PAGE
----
I swore off writing manifestos 20 years ago as bad business with no profit in it. Why would I sign this one?
I could have begged off. I’m not much of a radical, and I don’t think orthodoxy is a useful category for describing Latter-day Saints. Then again, I’m terrible at coming up with catchy titles, and I probably couldn’t have come up with anything better if it were up to me.
Or I could have withheld my signature on the grounds that secularism-versus-fundamentalism isn’t the precise model I would use to describe the perils on every side, but I sketched out my own view for the authors and they didn’t object.
On the other hand, I like Nathaniel’s posts here at T&S quite a bit. They’re interesting and thoughtful. Most of the time when we write for an online audience, we’re performing solo, with maybe a slow clap or two among the jeers, but genuine support is hard to come by. I’ve learned not to expect any, but I try to offer it when I can, and that would be grounds enough to sign.
I’m also generally in favor of attempts at intellectual renewal. While I don’t think I’ve interacted directly with Jeffrey Thayne before, I have to give J. Max Wilson credit for recognizing years before I did that that world of Mormon blogging was often gross, and it’s gone through several downhill slides since then. We could stand for a reboot. Of course there are examples of faithful inquiry somewhere, but the Mormon discourse in my vicinity needs to have the barnacles scraped off its hull. Also, it seems to have hit a good-sized iceberg a ways back.
But mainly I added my name to the list of signatories because I fundamentally agree with the authors. One of the rare pleasures of being a failed academic is that I can say and write what I really think without trying to please any real or imaginary hiring, promotion or publication committee, and blogging has gotten me in the habit of signing my name to ideas I’m prepared to stand by. We do need creative thinking about what it means to be a member of the church today, but without reflexive, self-centered complaining about the apostles. We do need creative thinking about doctrine that isn’t based on agonistic rejection of basic principles. The church’s official statements of the last 25 years, on the family and Jesus and the Restoration, are useful and effective guides for staking out a big tent.
The only choice available to me was to sign my name or not. There was no way to know who else would sign, or who would decline. Now that I’ve seen the list of signatories…I still don’t recognize most of them. I see some co-bloggers and a few other familiar names, a few people I agree with on some issues and disagree with on others, but my signature was and is essentially about agreeing with basic principles and not about picking a side. The list of signatories was curated, and that is a good thing, as an open list offers too many opportunities for mischief; we live in the age of Boaty McBoatface. I’m sorry if this meant you would have liked to sign but didn’t get a chance. I hope you won’t let that affect what you think of the basic principles at stake, however it may influence how you feel about the project itself (which it might; my reaction when I found out about Latter-day Saint Scholars Testify was something like the offspring of Pride and Envy, with Phrarisaism as its nursemaid throughout an extended infancy).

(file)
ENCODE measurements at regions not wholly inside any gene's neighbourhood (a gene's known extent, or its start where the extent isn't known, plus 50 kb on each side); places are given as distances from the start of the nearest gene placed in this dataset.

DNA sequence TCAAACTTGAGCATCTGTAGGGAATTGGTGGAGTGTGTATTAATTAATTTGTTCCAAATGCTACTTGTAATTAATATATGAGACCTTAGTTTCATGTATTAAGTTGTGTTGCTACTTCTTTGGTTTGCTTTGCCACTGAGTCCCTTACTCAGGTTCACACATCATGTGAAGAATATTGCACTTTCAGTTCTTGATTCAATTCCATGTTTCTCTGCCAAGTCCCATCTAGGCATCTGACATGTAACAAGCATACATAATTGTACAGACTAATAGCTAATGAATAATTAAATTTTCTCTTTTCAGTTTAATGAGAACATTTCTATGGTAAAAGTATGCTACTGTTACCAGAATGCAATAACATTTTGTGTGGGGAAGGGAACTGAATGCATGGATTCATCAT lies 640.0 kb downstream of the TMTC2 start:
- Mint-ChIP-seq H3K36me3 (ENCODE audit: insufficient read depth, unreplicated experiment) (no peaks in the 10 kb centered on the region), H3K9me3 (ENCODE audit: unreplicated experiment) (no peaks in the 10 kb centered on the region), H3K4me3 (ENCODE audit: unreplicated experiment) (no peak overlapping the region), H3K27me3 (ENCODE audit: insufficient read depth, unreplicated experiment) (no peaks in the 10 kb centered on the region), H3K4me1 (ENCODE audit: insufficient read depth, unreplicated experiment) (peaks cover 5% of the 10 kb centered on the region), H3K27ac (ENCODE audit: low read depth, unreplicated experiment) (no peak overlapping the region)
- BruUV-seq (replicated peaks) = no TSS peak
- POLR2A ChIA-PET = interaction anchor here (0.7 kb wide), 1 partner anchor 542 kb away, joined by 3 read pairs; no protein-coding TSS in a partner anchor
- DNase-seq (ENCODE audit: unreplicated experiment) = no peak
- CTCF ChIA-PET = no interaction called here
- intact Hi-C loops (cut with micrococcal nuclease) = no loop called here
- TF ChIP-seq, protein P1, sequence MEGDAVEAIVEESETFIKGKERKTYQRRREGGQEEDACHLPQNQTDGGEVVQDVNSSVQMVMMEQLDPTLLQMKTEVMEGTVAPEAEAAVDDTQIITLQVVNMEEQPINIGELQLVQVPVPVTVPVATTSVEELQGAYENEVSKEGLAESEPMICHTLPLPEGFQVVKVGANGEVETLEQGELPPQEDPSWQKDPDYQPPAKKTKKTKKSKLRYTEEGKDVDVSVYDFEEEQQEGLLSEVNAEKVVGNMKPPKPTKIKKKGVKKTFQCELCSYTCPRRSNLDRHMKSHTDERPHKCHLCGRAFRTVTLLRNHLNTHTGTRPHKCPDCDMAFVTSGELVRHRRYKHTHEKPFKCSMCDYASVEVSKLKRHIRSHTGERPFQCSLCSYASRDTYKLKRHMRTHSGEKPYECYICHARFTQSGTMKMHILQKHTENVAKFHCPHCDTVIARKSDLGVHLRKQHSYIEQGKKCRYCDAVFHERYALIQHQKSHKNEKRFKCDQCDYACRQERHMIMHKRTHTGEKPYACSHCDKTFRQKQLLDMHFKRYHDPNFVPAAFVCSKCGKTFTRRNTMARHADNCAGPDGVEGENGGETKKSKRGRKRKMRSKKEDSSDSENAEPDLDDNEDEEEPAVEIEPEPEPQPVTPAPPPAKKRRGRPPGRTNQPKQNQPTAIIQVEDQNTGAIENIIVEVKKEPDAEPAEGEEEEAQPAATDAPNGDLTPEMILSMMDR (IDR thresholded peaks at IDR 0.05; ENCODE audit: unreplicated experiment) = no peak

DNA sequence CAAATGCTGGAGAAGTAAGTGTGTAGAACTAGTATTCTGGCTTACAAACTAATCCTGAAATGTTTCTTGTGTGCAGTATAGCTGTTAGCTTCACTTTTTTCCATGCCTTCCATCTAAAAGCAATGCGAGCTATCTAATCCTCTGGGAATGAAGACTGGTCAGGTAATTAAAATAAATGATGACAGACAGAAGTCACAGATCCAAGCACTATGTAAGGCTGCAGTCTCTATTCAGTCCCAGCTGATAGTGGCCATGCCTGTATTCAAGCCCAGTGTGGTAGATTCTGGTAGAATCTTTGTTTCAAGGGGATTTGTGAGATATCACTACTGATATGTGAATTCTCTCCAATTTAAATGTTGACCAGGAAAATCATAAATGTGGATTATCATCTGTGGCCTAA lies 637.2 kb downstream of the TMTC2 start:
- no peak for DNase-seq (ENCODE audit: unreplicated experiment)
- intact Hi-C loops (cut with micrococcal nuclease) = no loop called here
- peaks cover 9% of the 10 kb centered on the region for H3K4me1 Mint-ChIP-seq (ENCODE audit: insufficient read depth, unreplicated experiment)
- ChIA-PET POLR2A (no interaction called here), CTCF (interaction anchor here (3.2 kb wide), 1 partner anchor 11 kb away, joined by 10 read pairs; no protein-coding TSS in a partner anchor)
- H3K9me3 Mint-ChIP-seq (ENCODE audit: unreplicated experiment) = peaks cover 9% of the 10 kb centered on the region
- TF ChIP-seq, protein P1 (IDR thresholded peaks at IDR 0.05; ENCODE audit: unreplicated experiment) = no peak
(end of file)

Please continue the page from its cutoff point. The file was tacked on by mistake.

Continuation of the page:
People who disagree with the substance of the church’s recent statements will likely find little appeal in radical orthodoxy, but some heated criticism has focused instead on how it might provide covert aid to the deplorable. I have no idea if it actually does so, and I don’t have the luxury of taking that into consideration. There are both politically active progressives and bedrock conservatives among the members of my immediate family and the people I’m close to in my ward, and I’m not going to shun any of them. In all cases, I worry about ideas they may be importing from their political convictions into their faith and the forces pulling them away from the church. In every case, the position from which I minister to them is triangulated by faith in Jesus Christ, the reality of the Restoration, and the apostles’ guidance of the church through inspiration and revelation.
One of the few things of substance we can accomplish online is to decide what it is we stand for and will sign our names to. If radical orthodoxy isn’t your thing, you might want to go through the exercise of trying to formulate what it is you do believe, and what you will sign your name to in public, even if it turns out that people you deplore agree with you, or if your name is the only one on the list of signatories.